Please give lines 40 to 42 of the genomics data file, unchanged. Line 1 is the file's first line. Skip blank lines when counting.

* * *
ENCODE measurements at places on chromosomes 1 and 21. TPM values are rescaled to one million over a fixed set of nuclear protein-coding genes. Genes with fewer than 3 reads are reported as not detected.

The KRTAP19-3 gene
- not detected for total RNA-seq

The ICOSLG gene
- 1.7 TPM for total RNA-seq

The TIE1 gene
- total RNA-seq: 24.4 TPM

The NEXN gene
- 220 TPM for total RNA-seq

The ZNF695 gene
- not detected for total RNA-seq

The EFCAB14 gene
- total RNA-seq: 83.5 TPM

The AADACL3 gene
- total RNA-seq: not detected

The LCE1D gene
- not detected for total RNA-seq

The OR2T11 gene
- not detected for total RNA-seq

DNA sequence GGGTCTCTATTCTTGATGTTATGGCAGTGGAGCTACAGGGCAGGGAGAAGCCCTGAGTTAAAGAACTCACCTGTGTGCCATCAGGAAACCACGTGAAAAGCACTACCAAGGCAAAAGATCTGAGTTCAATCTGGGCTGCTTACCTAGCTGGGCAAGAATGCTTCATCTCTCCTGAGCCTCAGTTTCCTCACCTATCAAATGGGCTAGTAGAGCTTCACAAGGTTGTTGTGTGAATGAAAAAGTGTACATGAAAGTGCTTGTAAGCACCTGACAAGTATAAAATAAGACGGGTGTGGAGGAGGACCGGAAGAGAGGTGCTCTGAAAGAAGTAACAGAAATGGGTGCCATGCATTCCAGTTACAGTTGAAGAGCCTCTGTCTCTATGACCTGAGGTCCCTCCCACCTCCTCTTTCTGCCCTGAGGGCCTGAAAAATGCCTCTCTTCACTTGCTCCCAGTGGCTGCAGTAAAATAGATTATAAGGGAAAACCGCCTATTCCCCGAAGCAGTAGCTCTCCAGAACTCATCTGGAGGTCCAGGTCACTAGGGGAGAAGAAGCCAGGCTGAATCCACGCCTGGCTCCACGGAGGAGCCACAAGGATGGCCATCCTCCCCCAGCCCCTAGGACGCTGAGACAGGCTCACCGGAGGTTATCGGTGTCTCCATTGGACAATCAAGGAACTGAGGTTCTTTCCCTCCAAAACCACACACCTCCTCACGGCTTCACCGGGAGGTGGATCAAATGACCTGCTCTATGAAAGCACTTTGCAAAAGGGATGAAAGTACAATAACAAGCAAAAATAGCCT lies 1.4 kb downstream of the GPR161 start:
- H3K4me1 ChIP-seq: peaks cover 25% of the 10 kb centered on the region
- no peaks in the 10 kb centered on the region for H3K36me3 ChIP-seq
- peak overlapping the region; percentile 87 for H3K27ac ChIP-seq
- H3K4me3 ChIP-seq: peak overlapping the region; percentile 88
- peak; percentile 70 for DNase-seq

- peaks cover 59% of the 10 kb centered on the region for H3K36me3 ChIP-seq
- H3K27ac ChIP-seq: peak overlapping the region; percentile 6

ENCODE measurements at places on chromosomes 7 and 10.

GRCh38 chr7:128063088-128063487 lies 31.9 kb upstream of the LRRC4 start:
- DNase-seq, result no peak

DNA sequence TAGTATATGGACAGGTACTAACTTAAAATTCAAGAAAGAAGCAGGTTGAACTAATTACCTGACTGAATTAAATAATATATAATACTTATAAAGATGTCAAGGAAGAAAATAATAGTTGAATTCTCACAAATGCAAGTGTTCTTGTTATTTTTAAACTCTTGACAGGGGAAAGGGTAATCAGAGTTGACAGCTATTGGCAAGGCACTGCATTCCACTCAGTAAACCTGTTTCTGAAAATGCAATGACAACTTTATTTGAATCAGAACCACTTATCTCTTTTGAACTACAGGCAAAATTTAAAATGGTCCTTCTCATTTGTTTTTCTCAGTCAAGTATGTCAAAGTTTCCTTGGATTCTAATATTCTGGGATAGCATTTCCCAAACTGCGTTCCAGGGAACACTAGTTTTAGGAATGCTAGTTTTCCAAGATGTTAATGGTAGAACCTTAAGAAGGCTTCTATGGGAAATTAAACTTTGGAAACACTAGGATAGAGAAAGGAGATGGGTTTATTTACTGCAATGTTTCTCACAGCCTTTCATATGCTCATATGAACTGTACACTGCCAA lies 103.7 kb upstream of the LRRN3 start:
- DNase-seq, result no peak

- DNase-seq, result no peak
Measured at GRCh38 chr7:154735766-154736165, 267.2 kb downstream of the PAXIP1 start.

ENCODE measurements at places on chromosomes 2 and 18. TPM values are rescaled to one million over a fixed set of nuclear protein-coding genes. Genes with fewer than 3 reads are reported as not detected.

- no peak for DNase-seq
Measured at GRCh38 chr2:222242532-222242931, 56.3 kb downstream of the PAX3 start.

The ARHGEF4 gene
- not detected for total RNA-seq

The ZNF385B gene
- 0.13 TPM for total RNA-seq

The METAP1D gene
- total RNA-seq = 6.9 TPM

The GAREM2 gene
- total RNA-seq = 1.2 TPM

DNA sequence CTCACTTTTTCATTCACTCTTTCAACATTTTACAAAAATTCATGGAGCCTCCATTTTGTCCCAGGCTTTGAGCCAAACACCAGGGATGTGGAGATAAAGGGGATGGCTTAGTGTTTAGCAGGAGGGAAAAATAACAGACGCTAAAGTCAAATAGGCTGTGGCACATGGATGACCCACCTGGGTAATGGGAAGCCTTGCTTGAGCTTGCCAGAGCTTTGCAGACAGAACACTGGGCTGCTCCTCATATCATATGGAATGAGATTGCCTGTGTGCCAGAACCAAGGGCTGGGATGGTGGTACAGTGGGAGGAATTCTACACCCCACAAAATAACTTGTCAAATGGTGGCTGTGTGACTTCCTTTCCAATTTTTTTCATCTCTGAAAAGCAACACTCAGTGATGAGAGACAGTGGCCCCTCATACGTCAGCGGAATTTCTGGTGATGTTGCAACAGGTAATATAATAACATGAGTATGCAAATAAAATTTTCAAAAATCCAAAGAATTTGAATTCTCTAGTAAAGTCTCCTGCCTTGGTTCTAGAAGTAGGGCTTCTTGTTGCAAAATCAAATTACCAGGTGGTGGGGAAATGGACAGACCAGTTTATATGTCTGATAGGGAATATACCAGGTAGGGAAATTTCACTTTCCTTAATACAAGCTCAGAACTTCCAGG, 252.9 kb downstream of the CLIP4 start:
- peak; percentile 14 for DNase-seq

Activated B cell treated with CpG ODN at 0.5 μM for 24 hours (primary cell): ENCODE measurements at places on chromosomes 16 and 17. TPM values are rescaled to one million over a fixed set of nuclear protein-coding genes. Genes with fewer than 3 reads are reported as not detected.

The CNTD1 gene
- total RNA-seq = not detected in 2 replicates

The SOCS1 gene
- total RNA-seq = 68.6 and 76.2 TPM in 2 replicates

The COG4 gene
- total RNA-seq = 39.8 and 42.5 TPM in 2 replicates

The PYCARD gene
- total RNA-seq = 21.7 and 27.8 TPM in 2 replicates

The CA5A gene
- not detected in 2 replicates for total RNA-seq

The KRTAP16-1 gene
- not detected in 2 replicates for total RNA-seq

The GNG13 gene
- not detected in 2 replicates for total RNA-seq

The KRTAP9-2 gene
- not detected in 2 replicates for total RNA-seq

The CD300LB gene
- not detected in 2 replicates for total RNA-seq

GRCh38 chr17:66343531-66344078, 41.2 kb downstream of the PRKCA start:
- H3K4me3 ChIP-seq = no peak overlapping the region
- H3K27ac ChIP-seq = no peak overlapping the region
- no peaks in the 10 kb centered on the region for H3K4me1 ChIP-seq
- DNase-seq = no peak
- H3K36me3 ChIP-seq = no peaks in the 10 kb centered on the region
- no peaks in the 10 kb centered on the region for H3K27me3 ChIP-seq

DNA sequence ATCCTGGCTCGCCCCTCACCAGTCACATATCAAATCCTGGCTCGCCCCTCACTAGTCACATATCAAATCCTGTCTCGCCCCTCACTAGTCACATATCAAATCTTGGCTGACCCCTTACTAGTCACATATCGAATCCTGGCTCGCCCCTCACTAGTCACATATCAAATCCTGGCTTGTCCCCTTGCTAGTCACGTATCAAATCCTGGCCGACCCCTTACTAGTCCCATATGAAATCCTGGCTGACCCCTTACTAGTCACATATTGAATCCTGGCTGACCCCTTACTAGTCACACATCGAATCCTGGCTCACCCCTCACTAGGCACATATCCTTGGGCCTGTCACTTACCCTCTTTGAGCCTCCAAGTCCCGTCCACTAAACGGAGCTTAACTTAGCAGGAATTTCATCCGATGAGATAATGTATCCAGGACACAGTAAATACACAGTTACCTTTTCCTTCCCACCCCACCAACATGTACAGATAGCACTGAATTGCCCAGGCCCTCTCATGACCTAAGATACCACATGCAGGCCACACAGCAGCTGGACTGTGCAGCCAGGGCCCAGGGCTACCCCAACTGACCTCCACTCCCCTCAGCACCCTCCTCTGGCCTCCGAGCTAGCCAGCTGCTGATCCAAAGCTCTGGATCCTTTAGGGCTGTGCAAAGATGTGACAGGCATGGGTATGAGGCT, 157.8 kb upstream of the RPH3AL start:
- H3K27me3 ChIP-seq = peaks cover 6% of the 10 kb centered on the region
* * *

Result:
The ZNF385B gene
- 0.13 TPM for total RNA-seq

The METAP1D gene